First Listen – Empire Of The Sun, ‘Ice On The Dune’

Everyone loved a bit of Empire Of The Sun back in 2008. They popped up in MGMT’s slipstream, looking ridiculous and making blissed-out pop that crossed borders. Sleepy Jackson chap Luke Steele and Pnau’s Nick Littlemore made themselves up like Adam Ant on… who knows? Something stronger than acid though. And in ‘Walking On A Dream’ they couldn’t have chosen a more apt title for their debut album, a pie-eyed set of synth-glam that picked up gold discs all over the world.

Since then things have been even more haphazard. First Littlemore went AWOL – leaving Steele to tour Empire Of The Sun alone – then he reappeared and got back into bed with Pnau again, promptly making a number one record out of some old Elton John odds and sods. Clearly Steele and Littlemore have some strange alchemy going on and now they’re back in harness with a new EOTS album ‘Ice On The Dune’ coming out on 24 June. Let’s see what it’s like.


An intro really, with tattoos of drums and Phantom Of The Opera strings pulling together to form a nightmare fairground ride. It’s not long though and – as we’ll see – it’s about as dark as ‘Ice On The Dune’ gets.


Dreamtime, it’s a special place/Let’s keep each other awake… Our hearts/Now they beat the same” – The Emperor and The Prophet (as Steele and Littlemore style themselves, obviously) are shipping in the new-age hippie philosophy nice and early. ‘DNA’ is utterly synthetic phased disco, but warm too, and seems to make a bridge out of elements of Enya’s ‘Orinoco Flow’.


We know this one, the perfectly formed single. “Say hello to my people!” It’s so joyous and cuddly, you probably will.

‘Concert Pitch’

This bops along happily for a couple of minutes – “I live in this world that I created/I did it for you,” coos Steele over synths so airy they barely exist – before realisation dawns that it’s Fleetwood Mac’s ‘Everywhere’ remade by acid-casualty computers. That’s not a bad thing per se, but it’s a hard idea to shake over the next few songs.

‘Ice On The Dune’

Now he even sounds like Christine McVie. “Let’s go running away/We can last forever,” is the theme as EOTS mine a seam of fluffy Eurodance that flirts with their customary cheese but – right now – is too friendly to resist.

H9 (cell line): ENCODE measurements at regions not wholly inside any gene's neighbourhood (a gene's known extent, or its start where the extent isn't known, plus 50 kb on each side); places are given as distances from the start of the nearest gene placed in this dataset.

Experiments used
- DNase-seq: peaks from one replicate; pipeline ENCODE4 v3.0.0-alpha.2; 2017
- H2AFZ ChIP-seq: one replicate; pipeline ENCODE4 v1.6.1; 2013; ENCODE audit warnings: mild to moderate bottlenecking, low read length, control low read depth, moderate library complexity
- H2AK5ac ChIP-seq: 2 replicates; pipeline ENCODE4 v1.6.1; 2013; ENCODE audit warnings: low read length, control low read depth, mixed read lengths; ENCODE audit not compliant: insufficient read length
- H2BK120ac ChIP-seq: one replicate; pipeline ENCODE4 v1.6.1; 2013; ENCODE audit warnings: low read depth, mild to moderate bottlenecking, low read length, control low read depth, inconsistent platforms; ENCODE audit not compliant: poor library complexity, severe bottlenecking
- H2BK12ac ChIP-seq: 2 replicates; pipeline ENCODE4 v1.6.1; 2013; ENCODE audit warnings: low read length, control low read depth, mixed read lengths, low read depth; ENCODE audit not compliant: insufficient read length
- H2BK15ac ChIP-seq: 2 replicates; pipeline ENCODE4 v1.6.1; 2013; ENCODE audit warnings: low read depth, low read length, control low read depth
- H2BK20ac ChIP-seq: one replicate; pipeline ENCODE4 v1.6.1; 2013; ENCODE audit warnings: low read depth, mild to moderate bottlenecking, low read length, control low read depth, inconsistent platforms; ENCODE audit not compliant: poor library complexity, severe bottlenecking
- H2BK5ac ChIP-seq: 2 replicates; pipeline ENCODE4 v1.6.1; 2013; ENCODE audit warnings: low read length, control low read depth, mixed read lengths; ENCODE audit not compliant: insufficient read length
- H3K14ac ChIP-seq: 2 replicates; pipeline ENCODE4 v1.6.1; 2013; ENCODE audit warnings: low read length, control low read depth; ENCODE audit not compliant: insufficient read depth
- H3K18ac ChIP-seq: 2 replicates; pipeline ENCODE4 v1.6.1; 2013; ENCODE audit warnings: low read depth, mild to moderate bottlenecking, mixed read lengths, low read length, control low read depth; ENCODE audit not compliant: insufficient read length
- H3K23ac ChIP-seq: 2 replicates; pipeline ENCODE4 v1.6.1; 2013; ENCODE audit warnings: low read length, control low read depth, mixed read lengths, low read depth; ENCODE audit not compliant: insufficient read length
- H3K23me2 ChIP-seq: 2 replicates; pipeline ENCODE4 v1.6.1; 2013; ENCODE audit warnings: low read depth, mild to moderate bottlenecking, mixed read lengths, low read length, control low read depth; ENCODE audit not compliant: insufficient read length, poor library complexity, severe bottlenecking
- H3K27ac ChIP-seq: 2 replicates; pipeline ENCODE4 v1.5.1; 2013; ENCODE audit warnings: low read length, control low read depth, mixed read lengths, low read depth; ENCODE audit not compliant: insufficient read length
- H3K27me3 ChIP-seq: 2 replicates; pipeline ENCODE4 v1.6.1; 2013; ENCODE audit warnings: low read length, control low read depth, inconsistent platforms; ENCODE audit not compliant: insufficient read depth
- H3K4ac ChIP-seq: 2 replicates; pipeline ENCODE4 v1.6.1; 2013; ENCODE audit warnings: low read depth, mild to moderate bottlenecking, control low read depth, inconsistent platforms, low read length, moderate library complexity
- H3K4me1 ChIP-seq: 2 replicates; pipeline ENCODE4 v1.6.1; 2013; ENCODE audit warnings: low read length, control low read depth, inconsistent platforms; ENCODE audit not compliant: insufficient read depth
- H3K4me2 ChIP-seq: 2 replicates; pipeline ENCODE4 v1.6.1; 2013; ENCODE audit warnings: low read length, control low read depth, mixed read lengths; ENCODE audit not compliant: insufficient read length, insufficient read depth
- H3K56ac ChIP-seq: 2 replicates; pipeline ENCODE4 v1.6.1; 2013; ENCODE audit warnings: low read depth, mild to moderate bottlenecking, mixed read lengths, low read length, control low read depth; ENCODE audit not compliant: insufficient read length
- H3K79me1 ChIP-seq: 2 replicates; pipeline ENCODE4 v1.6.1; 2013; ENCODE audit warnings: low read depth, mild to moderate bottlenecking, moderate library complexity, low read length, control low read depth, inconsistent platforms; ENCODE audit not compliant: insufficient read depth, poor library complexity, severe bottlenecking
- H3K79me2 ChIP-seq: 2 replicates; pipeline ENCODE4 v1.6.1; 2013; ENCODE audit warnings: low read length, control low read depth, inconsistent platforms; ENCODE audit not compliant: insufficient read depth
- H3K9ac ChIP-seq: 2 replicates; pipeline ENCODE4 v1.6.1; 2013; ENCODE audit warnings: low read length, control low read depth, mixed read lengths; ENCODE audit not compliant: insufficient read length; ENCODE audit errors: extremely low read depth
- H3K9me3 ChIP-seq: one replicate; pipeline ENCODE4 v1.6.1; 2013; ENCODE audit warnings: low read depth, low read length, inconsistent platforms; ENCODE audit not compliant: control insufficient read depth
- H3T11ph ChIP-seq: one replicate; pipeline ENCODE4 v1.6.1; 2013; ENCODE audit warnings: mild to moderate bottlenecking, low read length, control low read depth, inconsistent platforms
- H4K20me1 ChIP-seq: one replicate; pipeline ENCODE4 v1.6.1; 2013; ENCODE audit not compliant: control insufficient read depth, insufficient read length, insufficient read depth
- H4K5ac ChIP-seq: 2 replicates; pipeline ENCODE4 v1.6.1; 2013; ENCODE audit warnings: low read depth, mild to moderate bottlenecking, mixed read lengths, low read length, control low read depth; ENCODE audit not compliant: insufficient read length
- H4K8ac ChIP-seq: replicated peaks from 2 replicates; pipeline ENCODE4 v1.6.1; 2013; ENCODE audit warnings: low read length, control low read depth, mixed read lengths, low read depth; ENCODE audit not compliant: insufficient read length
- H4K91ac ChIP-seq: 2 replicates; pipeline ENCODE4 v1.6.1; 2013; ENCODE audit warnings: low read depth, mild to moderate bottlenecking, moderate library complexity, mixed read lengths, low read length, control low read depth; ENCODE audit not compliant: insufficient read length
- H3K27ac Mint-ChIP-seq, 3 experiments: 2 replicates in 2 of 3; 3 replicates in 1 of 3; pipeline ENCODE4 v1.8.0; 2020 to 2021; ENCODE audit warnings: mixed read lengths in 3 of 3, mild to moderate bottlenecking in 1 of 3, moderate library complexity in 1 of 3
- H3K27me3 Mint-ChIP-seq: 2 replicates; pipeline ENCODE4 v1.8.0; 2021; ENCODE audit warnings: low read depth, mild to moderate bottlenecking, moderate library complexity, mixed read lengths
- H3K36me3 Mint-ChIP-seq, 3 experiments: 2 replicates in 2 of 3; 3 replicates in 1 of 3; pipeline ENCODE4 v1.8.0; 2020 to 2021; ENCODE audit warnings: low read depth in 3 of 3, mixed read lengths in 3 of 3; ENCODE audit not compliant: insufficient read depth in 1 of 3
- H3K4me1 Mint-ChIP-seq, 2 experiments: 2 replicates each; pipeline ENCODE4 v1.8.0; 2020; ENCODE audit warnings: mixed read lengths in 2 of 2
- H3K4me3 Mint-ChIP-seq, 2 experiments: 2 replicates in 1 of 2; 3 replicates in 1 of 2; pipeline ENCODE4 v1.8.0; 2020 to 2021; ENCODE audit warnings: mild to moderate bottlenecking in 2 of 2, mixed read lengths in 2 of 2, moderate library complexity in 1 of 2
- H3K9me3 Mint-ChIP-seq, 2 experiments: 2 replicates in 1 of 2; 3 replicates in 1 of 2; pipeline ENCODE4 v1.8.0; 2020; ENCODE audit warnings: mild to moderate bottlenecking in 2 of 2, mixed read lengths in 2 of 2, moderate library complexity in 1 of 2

A change of emphasis here as the pace switches to pale funk, with the odd guitar jangle and techno bleep. There’s something almost jazzy about the complex melody, but the lyrical content holds firm: “The eternal flame… You are my horizon“. We’re all about big vistas, love being something bigger than the land, transcending the corporeal. Man. It’s pleasantly weird anyway.

‘I’ll Be Around’

Um, this still sounds a bit like ‘Everywhere’. However, it’s also one of the strongest tracks here, its chorus of “I’ve made up my mind/I will be around for a while” so simple and sweetly delivered, but powerful too. Steele’s like a guardian angel, “harder than diamond” too, which is good to hear.

‘Old Flavours’

Tropical rave synths, woodwind straight out of Duran Duran’s ‘Save A Prayer’ and slightly thicker beats. Promising stuff, but a bit misty and empty in the end.


Some pretend rock riffs now on the synths; think Daft Punk or Justice. In fact, the chorus – “We celebrate, we celebrate our love” – is rather Chic too, but eventually it’s all woozy dreaminess and a nagging sense of stasis.

‘Surround Sound’

While we’re talking Daft Punk here’s a vocoder and a jaunty skip straight off one of the more smarmy 10cc records. “Let’s push through four dimensions ’til our brains turn to jelly,” suggests Steele, and it doesn’t seem a bad plan. This one’s sugary and luxurious. You’d wallow in it, but not for too long.


Imagine if Kate Bush joined Erasure. It’d be a bit like this, with its chiming synths, clip-clopping beats, mystical lines about “ancient hearts” and going “round past the rocks to a waterfall“, and Steele’s skyscraping vocal. Actually, Kate Bush joining Erasure would be amazing.

‘Keep A Watch’

A dramatic change of tempo for the close with cushioned beats and bass and minor-key piano throwing ‘Ice On The Dune”s overall sound into sharp relief. It’s been a steady pop-disco ride, sometimes memorable but usually just hazy, and the switch-up for the final track is a jolt. Oddly, ‘Keep A Watch’ is very Lennon, plush like ‘Imagine’ or ‘Woman’ until a gospel choir swoops in for the second half. No half-measures for this lot.